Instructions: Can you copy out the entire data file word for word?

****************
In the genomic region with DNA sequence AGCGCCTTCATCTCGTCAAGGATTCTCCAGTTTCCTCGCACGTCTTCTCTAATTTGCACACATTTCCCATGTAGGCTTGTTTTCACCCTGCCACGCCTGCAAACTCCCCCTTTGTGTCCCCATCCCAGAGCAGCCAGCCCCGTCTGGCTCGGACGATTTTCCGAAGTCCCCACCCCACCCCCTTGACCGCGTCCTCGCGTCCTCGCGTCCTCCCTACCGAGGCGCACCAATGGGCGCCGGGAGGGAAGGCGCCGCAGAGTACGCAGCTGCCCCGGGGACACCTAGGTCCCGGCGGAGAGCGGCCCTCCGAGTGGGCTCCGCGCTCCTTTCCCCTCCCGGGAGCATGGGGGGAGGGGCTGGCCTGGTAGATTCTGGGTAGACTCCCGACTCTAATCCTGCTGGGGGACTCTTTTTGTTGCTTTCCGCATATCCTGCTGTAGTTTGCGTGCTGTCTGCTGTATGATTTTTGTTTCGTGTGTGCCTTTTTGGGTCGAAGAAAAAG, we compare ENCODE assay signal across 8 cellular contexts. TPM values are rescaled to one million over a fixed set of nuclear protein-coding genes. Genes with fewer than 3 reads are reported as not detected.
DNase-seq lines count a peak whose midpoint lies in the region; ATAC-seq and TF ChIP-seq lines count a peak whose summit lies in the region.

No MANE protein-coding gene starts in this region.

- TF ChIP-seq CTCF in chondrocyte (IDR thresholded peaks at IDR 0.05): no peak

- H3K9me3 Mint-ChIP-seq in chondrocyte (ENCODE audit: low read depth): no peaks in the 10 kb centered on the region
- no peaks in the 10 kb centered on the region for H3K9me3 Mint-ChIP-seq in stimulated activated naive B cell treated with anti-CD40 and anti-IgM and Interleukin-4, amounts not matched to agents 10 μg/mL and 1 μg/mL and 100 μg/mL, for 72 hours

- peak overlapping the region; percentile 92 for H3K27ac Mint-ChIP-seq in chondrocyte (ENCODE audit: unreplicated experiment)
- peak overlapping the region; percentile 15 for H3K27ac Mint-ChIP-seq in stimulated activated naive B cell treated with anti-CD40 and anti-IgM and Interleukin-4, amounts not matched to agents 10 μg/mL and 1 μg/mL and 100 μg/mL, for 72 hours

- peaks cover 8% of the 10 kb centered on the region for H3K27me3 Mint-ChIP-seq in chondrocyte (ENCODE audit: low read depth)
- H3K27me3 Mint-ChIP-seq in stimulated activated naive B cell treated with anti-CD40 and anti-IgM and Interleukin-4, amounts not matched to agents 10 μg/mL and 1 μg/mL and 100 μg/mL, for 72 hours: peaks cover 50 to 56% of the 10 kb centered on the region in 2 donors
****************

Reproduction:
In the genomic region with DNA sequence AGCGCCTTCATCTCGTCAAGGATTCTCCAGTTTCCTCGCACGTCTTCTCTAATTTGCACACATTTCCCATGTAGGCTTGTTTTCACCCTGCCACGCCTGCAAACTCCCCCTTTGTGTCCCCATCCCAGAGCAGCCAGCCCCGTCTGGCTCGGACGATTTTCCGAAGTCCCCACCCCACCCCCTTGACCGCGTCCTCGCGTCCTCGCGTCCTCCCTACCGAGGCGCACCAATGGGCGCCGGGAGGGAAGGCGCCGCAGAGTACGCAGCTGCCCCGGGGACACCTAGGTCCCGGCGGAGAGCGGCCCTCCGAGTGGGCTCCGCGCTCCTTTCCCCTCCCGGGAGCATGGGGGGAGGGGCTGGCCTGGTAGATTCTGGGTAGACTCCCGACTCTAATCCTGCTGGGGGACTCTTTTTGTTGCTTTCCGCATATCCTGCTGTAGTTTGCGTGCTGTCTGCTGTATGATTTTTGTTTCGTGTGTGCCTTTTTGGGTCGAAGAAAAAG, we compare ENCODE assay signal across 8 cellular contexts. TPM values are rescaled to one million over a fixed set of nuclear protein-coding genes. Genes with fewer than 3 reads are reported as not detected.
DNase-seq lines count a peak whose midpoint lies in the region; ATAC-seq and TF ChIP-seq lines count a peak whose summit lies in the region.

No MANE protein-coding gene starts in this region.

- TF ChIP-seq CTCF in chondrocyte (IDR thresholded peaks at IDR 0.05): no peak

- H3K9me3 Mint-ChIP-seq in chondrocyte (ENCODE audit: low read depth): no peaks in the 10 kb centered on the region
- no peaks in the 10 kb centered on the region for H3K9me3 Mint-ChIP-seq in stimulated activated naive B cell treated with anti-CD40 and anti-IgM and Interleukin-4, amounts not matched to agents 10 μg/mL and 1 μg/mL and 100 μg/mL, for 72 hours

- peak overlapping the region; percentile 92 for H3K27ac Mint-ChIP-seq in chondrocyte (ENCODE audit: unreplicated experiment)
- peak overlapping the region; percentile 15 for H3K27ac Mint-ChIP-seq in stimulated activated naive B cell treated with anti-CD40 and anti-IgM and Interleukin-4, amounts not matched to agents 10 μg/mL and 1 μg/mL and 100 μg/mL, for 72 hours

- peaks cover 8% of the 10 kb centered on the region for H3K27me3 Mint-ChIP-seq in chondrocyte (ENCODE audit: low read depth)
- H3K27me3 Mint-ChIP-seq in stimulated activated naive B cell treated with anti-CD40 and anti-IgM and Interleukin-4, amounts not matched to agents 10 μg/mL and 1 μg/mL and 100 μg/mL, for 72 hours: peaks cover 50 to 56% of the 10 kb centered on the region in 2 donors